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The Hidden 30-year Trend That Has Dem Operatives Salivating

Among the longest standing assumption among political practitioners is that young voters start liberal and move to the right as they age.

The narrative goes that voters under thirty are traditionally heavily influenced by outspoken peers or lefty college professors. These youthful voters move to the right, however, as they begin careers, pay taxes and have children.

Pollsters watched as Baby Boomers and Gen Xers took predictable paths to voting Republican. The assumption is that Millennials will follow the same course.

They will not.

The chart below shows the generation gap in presidential voting since Jimmy Carter. A few items to note about this chart:

- The generation gap in voting has never been wider. The apparent drop in 2012 is exaggerated because many Millennials turned thirty between presidential elections and were counted in the 30 and over crowd in 2012.

- For most of the last thirty years, there really has not been a generation gap. Younger Boomers and all Gen Xers generally did not swing hard for one party over the other. In fact, the average pre-Obama vote gap was only 3.6 percent.

Millennials are a radically different generation from their parents with regards to communication and social traits. In the coming weeks we will explore what the data says about this large generation and why they will not follow traditional political behavior patterns…and why that matters to Florida’s future.

Enjoy the interactive chart and if you like it, please share it.

Data from Pew Research Center


The Meaning of 2010?

We are in the process of creating the first Data Intelligence Briefing, which will take a data-driven look at which districts could switch hands in the next few cycles (The brief will be free, just sign up for our email list on the sidebar).

The chart below shows a line graph depicting GOP performance trends in GOP held seats over the last four cycles.

In general, there is a slight GOP downward trend with the exception of the 2010 cycle. Depending on who you ask, the 2010 cycle was either a sign that Florida is stabilizing politically or just a “bump” on the road to a progressive majority.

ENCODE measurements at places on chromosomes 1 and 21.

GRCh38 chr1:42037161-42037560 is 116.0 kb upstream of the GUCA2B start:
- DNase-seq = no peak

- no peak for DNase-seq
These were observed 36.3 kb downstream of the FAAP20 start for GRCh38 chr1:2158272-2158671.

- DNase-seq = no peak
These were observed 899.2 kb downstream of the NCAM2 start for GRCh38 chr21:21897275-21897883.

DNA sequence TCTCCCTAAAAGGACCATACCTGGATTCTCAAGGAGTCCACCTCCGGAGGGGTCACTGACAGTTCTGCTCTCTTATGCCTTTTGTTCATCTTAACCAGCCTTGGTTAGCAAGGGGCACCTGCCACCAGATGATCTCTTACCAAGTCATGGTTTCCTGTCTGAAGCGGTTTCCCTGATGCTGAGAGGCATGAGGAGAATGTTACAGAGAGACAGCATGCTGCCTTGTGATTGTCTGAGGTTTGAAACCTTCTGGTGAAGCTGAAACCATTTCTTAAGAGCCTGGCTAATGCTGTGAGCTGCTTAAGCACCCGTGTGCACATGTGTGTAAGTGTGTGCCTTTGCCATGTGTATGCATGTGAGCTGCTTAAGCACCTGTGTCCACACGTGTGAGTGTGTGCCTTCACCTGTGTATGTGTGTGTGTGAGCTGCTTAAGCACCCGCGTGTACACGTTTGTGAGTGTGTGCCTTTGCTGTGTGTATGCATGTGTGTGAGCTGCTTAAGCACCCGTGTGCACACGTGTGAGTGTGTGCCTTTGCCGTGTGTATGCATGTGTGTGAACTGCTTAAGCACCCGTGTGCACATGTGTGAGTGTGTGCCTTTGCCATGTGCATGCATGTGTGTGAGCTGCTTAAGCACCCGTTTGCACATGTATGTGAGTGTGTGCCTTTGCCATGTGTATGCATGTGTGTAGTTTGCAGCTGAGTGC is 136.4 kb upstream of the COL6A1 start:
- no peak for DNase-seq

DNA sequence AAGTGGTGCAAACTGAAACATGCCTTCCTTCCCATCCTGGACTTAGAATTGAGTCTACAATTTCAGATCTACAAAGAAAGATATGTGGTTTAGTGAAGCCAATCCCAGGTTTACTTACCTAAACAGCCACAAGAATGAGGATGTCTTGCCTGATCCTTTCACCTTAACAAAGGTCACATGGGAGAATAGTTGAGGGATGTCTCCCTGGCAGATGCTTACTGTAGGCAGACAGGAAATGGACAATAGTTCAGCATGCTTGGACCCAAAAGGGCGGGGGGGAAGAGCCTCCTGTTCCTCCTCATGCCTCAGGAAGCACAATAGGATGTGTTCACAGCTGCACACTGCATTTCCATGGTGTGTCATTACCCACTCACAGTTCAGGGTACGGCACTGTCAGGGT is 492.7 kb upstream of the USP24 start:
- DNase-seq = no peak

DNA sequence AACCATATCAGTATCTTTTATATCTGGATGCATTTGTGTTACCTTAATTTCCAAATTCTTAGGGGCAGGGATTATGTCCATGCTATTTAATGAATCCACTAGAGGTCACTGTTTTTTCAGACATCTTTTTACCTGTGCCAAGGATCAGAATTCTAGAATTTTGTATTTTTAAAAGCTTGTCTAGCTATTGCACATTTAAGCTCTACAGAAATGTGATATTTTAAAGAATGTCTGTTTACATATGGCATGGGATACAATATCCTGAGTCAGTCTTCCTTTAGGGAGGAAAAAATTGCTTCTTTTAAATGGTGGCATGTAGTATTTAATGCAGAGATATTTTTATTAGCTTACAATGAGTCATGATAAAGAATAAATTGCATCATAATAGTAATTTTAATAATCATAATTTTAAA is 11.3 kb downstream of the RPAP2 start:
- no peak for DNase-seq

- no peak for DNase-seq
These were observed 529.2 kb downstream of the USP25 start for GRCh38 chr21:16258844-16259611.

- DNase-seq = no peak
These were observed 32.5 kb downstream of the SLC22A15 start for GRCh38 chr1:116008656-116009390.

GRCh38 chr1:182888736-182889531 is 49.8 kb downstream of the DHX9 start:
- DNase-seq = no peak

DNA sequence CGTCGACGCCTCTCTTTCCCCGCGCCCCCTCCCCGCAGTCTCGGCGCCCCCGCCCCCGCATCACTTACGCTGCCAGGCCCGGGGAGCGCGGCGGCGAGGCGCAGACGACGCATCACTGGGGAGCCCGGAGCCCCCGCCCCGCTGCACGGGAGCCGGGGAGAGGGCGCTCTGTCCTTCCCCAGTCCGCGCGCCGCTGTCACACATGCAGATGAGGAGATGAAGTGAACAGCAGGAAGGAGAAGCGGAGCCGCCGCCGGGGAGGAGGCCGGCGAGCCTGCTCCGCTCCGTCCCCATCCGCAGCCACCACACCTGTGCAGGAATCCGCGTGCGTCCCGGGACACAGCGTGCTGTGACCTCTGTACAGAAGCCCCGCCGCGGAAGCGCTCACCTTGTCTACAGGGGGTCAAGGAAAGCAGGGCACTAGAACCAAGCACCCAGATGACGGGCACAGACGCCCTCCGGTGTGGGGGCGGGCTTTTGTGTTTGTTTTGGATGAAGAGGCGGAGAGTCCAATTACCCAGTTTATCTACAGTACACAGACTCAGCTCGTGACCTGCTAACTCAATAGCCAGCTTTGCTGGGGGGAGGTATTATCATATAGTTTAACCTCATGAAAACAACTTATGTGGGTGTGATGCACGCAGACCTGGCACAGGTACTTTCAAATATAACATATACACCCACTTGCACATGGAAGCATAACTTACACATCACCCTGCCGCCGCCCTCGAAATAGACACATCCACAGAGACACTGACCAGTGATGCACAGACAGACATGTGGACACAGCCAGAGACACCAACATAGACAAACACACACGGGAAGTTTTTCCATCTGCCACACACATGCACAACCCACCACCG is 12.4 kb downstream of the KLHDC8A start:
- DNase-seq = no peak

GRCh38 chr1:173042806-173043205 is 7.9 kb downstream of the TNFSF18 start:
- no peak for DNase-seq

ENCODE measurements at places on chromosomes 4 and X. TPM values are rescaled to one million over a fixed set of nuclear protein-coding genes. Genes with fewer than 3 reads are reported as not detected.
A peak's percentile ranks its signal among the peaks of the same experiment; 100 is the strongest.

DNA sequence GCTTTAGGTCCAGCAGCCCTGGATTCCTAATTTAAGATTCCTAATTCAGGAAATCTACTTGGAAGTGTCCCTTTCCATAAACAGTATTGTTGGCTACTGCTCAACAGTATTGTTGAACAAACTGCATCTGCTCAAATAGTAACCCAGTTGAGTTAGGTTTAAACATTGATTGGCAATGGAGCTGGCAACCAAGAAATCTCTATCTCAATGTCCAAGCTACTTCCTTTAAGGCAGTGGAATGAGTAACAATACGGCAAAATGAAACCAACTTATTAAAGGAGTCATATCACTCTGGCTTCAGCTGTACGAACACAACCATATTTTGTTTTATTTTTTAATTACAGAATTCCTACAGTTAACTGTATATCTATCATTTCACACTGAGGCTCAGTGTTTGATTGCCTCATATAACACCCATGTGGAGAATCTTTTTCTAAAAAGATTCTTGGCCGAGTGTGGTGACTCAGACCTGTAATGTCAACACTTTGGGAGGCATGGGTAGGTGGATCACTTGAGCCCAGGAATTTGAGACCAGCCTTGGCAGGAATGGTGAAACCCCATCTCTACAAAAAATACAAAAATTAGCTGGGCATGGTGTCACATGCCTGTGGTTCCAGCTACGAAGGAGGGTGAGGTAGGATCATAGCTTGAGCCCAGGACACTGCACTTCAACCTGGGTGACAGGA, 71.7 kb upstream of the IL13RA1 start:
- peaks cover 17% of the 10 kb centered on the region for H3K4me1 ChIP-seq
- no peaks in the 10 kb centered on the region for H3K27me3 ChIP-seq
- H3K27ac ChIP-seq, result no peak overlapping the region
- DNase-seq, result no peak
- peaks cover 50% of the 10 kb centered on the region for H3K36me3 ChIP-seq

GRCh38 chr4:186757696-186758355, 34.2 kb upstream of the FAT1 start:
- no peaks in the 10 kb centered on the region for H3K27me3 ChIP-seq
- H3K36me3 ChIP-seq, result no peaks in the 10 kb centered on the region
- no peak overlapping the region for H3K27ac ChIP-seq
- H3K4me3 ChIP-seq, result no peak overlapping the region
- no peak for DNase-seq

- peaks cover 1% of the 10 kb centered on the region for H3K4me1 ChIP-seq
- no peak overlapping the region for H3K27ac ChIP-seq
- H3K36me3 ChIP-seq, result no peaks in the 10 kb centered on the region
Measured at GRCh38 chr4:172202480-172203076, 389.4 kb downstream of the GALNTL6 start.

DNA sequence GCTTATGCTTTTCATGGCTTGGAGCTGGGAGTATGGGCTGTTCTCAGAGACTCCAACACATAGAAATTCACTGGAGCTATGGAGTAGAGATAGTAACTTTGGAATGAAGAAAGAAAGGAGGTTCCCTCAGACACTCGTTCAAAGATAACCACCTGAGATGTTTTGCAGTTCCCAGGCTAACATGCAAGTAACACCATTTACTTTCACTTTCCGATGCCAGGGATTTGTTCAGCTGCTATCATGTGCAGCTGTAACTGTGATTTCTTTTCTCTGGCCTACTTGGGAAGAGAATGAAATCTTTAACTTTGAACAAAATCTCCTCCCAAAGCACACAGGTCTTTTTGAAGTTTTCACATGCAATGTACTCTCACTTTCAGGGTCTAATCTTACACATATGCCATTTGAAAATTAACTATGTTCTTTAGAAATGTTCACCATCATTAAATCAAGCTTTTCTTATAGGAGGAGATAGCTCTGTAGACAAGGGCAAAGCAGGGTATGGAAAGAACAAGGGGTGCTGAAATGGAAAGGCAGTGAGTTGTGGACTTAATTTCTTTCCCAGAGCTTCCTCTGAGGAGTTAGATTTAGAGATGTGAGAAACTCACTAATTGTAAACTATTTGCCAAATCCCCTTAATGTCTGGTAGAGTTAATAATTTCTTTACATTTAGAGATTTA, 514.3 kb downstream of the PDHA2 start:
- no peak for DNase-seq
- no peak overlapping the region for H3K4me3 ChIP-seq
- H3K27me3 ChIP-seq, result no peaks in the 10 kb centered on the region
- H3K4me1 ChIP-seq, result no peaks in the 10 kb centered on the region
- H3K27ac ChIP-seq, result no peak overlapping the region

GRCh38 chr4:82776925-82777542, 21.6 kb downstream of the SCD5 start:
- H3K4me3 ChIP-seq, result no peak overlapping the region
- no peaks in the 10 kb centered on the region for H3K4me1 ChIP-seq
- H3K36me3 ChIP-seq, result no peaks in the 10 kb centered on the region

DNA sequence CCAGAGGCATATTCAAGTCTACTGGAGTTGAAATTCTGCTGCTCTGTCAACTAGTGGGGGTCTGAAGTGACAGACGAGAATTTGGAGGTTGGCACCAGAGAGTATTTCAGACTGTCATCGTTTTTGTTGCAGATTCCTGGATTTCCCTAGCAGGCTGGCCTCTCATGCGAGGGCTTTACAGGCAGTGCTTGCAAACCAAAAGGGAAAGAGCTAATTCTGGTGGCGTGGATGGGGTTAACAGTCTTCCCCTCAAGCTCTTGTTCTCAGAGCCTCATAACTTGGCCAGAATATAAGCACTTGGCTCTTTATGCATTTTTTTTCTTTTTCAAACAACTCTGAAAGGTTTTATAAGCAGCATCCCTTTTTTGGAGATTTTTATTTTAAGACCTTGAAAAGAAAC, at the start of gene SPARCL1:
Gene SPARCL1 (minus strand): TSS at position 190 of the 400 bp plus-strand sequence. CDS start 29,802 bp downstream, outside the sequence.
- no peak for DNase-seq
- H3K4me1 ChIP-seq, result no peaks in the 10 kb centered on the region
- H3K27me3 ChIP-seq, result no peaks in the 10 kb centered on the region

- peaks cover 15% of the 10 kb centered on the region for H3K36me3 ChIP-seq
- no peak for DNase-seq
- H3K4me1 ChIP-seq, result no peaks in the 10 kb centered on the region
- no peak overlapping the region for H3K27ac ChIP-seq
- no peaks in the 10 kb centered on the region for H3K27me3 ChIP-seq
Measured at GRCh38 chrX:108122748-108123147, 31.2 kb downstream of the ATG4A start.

The blue line in the chart below shows the average for all GOP seats. The red line gives us a look at what the trend would be if 2010 were just a “fluke.” For the red line, we used Governor Scott’s performance in 2010 to “smooth” out the 2010 bump.

The 2010 question matters because it impacts how you plan for the 2014 cycle specifically and how you view Florida’s political future generally. Will Florida midterm elections remain GOP favorable? Can the Obama campaign machine drive turn out without Obama on the ticket?

If you believe the blue line, the GOP decline is very slight with the average downward slope of .05% per cycle. In essence, securing substantial GOP majorities in congress and the legislature.

If you believe the red line however, the GOP decline is substantial with a dozen Republican held seats showing average performance declines of 1% or more each cycle. In the red line scenario, there would be several new competitive seats.

Let us know your thoughts on the meaning of 2010 via Twitter, Facebook or the comments section below. Our upcoming Data Intelligence Briefing will dive deeper into these questions so make sure to sign up for our email list on the sidebar.

Note: We used the average GOP performance in statewide races to determine the performance for each year. Performance figures are for 2012 drawn seats had those boundaries existed in the 2006, 2008 and 2010 cycles.

Avg GOP Performance Per GOP Held Seat (2006-2012)

Where Republicans Shop for Margin

One of the big questions in Florida politics right now is how to grow the GOP coalition. The viz below shows a county by county map of where Republicans live and a bar graph showing what percentage of registered Republicans in each county are super voters.

A super voter is someone who has cast a ballot in all of the previous four elections (general and primary). Parties love super voters because they always vote and  little time or money needs to be spent motivating them to vote.  If one wants to create more super voters (and every political leader does), the best place to start is by studying existing super voters.

The viz  below is interactive, please explore and share any trends you see in the data. For any of you budding data wonks out there, the raw can be downloaded for your own exploration.